Andy Wahloo

Andy Wahloo

Andy Wahloo

Andy Wahloo (69 rue des Gravilliers, Paris) (Metro: Arts et Métiers) — Andy Wahloo transports its clientele to trendy 70s Morocco in a stunning environment which could easily have been the watering hole of choice for the stars of the time. It was designed purely and simply to allow nearby « 404 Restaurant » customers to wait for their table in a comfortable environment, but has evolved naturally into a popular local bar with a dedicated and loyal customer base of its own. From Wednesday to Saturday, DJs get the evenings going with sophisticated electro, hip-hop and tropical electro.

 

Arènes de Lutèce

Arènes de Lutèce

Arènes de Lutèce

Arènes de Lutèce (47 rue Monge, Latin Quarter, Paris)(Metro: Pl. Monge, Cardinal Lemoine) – this amphitheater is one of the few artifacts from the Roman era. Rediscovered in 1869, what remains is part of the stage and tiered seating. These days, the area is either used by student soccer players or by retirees playing boules.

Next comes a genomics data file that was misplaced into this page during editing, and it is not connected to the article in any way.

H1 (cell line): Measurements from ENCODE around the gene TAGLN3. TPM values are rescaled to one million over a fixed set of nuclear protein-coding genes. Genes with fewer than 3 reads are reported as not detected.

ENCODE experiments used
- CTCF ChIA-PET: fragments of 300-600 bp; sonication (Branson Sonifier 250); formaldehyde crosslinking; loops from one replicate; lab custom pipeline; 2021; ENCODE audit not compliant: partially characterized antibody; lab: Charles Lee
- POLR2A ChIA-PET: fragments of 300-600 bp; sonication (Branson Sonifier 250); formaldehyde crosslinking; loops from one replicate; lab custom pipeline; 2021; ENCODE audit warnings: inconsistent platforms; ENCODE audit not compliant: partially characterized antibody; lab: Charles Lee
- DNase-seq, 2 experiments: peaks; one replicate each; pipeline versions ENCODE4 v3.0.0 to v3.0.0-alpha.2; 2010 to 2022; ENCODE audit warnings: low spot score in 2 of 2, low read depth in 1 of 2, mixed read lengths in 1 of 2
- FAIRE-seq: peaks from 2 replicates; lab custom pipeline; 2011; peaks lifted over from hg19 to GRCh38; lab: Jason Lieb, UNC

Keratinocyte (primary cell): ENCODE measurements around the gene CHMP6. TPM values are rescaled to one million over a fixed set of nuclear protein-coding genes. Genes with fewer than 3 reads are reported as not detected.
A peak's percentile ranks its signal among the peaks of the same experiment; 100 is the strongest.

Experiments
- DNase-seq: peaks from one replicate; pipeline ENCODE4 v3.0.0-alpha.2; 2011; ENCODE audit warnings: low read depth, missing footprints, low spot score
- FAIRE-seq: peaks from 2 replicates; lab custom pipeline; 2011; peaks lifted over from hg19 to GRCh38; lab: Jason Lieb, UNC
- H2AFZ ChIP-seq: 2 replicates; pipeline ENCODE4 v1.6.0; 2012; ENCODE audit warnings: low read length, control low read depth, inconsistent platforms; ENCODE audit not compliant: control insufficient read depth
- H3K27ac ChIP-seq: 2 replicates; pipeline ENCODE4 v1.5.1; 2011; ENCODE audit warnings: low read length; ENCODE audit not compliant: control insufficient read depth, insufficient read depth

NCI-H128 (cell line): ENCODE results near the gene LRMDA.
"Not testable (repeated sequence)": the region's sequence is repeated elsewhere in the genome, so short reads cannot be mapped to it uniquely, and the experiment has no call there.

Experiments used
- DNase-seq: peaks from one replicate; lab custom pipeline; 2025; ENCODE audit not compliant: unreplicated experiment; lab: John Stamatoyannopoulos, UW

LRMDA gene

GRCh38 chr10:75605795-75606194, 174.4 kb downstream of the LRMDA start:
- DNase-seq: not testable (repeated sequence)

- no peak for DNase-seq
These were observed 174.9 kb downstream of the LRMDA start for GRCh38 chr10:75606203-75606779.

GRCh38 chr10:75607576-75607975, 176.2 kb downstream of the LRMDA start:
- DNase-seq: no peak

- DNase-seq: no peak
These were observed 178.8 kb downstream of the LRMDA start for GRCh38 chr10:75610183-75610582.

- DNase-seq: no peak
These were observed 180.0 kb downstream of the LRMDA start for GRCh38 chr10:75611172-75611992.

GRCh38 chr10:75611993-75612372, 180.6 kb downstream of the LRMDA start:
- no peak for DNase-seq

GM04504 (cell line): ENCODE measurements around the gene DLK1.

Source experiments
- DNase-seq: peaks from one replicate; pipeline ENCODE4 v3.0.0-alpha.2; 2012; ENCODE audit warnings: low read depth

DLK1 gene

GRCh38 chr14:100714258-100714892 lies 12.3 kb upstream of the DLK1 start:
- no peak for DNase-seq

About Paris

Paris

Paris

Paris, the French capital, is chocking in history – going back to the Roman Empire, when it was just a small settlement (when the country was then known as “Gaul”). Even before then, a Celtic tribe called the Parisii (where the city eventually got its name) was thought to have settled there around 250 BC.

Going through various periods since then (including the Frankish, Merovingian Carolingian, Capetian, and Bourbon dynasties, Paris was already considered a major European center for learning and the arts by the 12th century, and was the largest city in Europe until the 18th century. Paris also acted as the epicenter of the French Revolution during the late 1700s (which included the infamous guillotining of King Louis XVI and Queen Marie Antoinette in 1793), and reached prominence during the rise of Napoleon Bonaparte in the early 1800s.